Wednesday, October 15, 2008

Pay just one easy monthly bill...

I don't know about you, but I'm finding the series of bailouts, real and proposed, somewhat bewildering at this point. It appears the trough is open, and the hogs are coming to partake, and there is no limit. We hear about the auto companies and the airlines sneaking in to scoop up some public money while the vault is ripe for the plunder.

It all has the feel of those ads we hear for debt consolidation companies, the places that promise to help you work out your debt and let you make just one easy payment. The government seems to be trying to take all the bad debt out of the system, but not in a way where anyone actually loses anything. Took out a mortgage that you can only afford if you win the lottery? Don't worry about it, Uncle Sam is here to shoulder that burden for you. Invested in mortgage-backed securities that won't pay off for a while, if ever? Let Hank Paulson take them off your hands.

But here's the kicker, if you listen to the learned people and the politicians telling us what we need. Not only are they promising to help us work out our debt, they're vowing that we will have extra money in our pockets (as that's needed to "stimulate" the economy).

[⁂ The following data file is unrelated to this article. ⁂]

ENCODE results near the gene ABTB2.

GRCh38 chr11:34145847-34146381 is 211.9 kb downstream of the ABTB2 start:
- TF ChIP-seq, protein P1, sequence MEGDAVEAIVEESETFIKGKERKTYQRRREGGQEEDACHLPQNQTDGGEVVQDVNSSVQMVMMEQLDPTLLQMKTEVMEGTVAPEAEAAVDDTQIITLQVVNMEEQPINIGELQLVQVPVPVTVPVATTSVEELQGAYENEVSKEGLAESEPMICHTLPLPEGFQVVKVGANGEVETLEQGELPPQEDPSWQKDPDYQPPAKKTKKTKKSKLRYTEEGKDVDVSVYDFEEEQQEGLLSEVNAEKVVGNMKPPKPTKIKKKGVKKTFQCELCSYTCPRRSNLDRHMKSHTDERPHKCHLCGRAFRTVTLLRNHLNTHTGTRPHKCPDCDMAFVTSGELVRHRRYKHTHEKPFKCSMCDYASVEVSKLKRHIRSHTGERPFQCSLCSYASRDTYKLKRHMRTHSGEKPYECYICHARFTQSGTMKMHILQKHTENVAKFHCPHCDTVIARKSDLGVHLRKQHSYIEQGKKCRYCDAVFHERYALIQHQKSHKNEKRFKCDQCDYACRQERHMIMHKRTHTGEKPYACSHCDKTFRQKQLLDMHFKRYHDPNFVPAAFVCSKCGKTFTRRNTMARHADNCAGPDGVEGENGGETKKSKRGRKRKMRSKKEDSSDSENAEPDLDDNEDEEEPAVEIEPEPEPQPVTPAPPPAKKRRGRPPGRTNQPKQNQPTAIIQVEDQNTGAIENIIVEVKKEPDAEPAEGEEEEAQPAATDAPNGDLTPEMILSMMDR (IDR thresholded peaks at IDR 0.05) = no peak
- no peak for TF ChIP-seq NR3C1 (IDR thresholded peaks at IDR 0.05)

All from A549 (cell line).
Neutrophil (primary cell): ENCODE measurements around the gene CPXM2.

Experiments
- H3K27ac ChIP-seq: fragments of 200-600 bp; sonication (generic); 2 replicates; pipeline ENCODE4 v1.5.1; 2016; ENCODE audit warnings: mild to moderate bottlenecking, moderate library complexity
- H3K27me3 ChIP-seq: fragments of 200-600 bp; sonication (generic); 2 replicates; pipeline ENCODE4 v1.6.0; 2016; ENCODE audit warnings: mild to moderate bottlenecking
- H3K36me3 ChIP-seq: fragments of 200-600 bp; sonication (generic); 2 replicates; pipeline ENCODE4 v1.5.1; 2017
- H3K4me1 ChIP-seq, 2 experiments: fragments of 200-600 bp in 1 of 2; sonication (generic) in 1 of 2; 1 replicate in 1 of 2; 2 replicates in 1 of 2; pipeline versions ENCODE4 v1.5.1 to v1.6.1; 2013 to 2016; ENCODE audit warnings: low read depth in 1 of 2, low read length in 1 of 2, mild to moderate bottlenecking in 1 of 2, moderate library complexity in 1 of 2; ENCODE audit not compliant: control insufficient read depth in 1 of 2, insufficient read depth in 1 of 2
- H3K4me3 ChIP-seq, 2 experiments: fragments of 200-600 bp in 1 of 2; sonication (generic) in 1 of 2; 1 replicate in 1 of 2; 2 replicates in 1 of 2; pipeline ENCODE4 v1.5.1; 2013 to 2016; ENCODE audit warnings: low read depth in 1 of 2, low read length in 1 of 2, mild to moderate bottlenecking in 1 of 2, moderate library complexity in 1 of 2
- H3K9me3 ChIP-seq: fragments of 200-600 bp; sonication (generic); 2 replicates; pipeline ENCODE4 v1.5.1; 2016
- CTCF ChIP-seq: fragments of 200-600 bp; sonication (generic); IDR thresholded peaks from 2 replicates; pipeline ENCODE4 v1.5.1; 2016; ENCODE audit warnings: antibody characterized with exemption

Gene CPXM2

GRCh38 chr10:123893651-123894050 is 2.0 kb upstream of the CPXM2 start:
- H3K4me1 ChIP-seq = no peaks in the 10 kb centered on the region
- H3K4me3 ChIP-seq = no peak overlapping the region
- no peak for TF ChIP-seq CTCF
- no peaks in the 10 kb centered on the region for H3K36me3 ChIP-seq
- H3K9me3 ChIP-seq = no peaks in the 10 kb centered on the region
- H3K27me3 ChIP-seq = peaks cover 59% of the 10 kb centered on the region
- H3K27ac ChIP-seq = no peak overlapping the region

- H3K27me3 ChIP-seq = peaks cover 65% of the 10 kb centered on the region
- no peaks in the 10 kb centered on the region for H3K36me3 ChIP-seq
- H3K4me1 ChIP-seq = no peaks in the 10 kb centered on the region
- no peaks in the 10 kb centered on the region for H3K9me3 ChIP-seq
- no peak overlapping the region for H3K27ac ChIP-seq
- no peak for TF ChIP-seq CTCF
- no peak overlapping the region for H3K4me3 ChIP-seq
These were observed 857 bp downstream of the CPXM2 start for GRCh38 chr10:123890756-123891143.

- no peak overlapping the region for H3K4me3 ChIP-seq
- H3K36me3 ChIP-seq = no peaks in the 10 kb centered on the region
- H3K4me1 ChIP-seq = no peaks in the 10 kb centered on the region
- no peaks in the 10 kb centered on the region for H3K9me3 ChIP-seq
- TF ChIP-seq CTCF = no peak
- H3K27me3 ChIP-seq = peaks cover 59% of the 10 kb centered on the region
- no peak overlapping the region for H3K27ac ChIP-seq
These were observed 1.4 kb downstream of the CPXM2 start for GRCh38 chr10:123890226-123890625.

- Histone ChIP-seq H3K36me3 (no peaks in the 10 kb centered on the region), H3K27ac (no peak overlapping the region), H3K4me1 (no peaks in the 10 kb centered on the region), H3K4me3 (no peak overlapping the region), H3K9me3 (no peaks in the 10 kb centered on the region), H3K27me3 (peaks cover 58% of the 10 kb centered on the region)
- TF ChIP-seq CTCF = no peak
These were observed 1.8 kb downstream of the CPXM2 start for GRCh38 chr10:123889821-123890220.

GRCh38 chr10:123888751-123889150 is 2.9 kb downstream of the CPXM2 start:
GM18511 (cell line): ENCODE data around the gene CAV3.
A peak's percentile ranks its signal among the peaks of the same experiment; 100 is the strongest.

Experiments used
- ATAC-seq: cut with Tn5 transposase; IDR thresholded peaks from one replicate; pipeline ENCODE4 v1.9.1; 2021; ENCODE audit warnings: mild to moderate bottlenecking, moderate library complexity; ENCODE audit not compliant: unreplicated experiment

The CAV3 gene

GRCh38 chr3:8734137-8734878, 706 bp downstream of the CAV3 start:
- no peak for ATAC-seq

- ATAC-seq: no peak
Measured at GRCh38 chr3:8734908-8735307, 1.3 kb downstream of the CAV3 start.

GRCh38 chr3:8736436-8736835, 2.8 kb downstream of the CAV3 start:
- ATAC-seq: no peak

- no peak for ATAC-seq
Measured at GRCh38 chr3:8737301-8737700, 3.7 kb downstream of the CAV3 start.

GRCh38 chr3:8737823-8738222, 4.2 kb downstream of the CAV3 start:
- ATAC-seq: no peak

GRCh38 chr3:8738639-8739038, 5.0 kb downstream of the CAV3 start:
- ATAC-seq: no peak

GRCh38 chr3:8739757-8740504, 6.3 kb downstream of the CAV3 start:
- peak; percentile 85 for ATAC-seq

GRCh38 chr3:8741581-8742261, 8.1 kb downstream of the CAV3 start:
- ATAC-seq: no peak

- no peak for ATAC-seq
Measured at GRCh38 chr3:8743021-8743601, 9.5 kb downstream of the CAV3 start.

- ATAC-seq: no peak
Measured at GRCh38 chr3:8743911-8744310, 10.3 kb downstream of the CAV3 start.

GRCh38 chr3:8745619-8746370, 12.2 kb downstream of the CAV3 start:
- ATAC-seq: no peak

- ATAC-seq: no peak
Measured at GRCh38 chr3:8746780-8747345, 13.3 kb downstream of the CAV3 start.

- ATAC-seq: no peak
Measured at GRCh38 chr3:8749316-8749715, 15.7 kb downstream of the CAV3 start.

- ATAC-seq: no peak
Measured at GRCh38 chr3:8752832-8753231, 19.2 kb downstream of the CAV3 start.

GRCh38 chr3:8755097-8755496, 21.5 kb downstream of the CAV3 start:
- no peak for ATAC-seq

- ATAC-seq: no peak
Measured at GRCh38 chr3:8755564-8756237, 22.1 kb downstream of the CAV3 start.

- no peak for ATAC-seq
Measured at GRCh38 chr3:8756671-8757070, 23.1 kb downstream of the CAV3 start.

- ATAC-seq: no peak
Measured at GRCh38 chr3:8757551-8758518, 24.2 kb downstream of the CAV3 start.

And it goes still further. Not only will we only have one low monthly payment, but, in a John McCain world, it will be even lower than it is today, because we need tax cuts. And we'll get that extra stimulus money. And we're going to rebuild our infrastructure, and create new forms of energy, and fix health care.

Whew! Not even the most aggressive debt consolidator promises to combine our debt, give us more spending money, and come over to fix our deck and gas up our cars and give us an aspirin, but that's what we're hearing from Washington.

Look, I understand the Keynesian idea that governments should run deficits in a falling economy to maintain things while we wait for the underlying growth to emerge. But I don't think Keynesian stimulus applies at the levels we're currently talking about, and I doubt that we will be able to sustain our post-downturn growth at a level that will pay this back. I could certainly be wrong, but I wonder what kind of legacy we're handing to future generations.

1 comment:

Anonymous said...

The keynesian idea only works if the issue is due to a weak aggregated demand. it won't work if the economic environment is experiencing infationary price increases and surplus :-)

The world that we are living in is so complex that there is really no one silver bullet.

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